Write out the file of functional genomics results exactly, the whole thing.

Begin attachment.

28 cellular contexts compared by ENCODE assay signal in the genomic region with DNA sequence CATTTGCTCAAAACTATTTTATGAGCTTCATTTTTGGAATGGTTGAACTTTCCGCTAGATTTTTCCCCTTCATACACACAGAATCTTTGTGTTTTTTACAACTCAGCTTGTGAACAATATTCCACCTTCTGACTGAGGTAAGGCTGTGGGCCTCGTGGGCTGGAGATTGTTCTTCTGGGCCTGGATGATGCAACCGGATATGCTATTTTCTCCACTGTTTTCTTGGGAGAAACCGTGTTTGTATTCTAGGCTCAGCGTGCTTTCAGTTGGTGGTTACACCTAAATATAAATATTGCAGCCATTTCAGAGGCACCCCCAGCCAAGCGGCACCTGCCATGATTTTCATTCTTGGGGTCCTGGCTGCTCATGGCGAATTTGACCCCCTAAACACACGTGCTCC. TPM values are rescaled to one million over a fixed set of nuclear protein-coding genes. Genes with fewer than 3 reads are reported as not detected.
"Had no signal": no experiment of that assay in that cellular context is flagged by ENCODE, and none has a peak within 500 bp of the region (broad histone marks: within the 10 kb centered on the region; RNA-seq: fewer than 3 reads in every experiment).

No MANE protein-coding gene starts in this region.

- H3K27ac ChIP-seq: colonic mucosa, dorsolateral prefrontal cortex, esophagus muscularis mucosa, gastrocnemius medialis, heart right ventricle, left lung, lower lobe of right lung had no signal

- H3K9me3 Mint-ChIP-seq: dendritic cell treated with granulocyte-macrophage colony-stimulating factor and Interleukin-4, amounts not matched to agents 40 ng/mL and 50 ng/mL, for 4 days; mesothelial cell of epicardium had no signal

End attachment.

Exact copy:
28 cellular contexts compared by ENCODE assay signal in the genomic region with DNA sequence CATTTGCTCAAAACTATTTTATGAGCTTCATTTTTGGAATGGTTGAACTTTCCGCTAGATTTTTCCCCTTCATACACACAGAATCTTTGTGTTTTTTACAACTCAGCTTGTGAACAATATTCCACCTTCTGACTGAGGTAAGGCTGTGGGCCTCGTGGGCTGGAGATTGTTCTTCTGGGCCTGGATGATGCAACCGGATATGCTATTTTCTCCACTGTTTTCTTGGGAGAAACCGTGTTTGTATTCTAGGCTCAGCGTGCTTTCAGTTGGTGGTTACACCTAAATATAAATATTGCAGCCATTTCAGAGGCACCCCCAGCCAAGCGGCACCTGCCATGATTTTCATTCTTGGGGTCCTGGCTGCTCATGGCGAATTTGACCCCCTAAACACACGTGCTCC. TPM values are rescaled to one million over a fixed set of nuclear protein-coding genes. Genes with fewer than 3 reads are reported as not detected.
"Had no signal": no experiment of that assay in that cellular context is flagged by ENCODE, and none has a peak within 500 bp of the region (broad histone marks: within the 10 kb centered on the region; RNA-seq: fewer than 3 reads in every experiment).

No MANE protein-coding gene starts in this region.

- H3K27ac ChIP-seq: colonic mucosa, dorsolateral prefrontal cortex, esophagus muscularis mucosa, gastrocnemius medialis, heart right ventricle, left lung, lower lobe of right lung had no signal

- H3K9me3 Mint-ChIP-seq: dendritic cell treated with granulocyte-macrophage colony-stimulating factor and Interleukin-4, amounts not matched to agents 40 ng/mL and 50 ng/mL, for 4 days; mesothelial cell of epicardium had no signal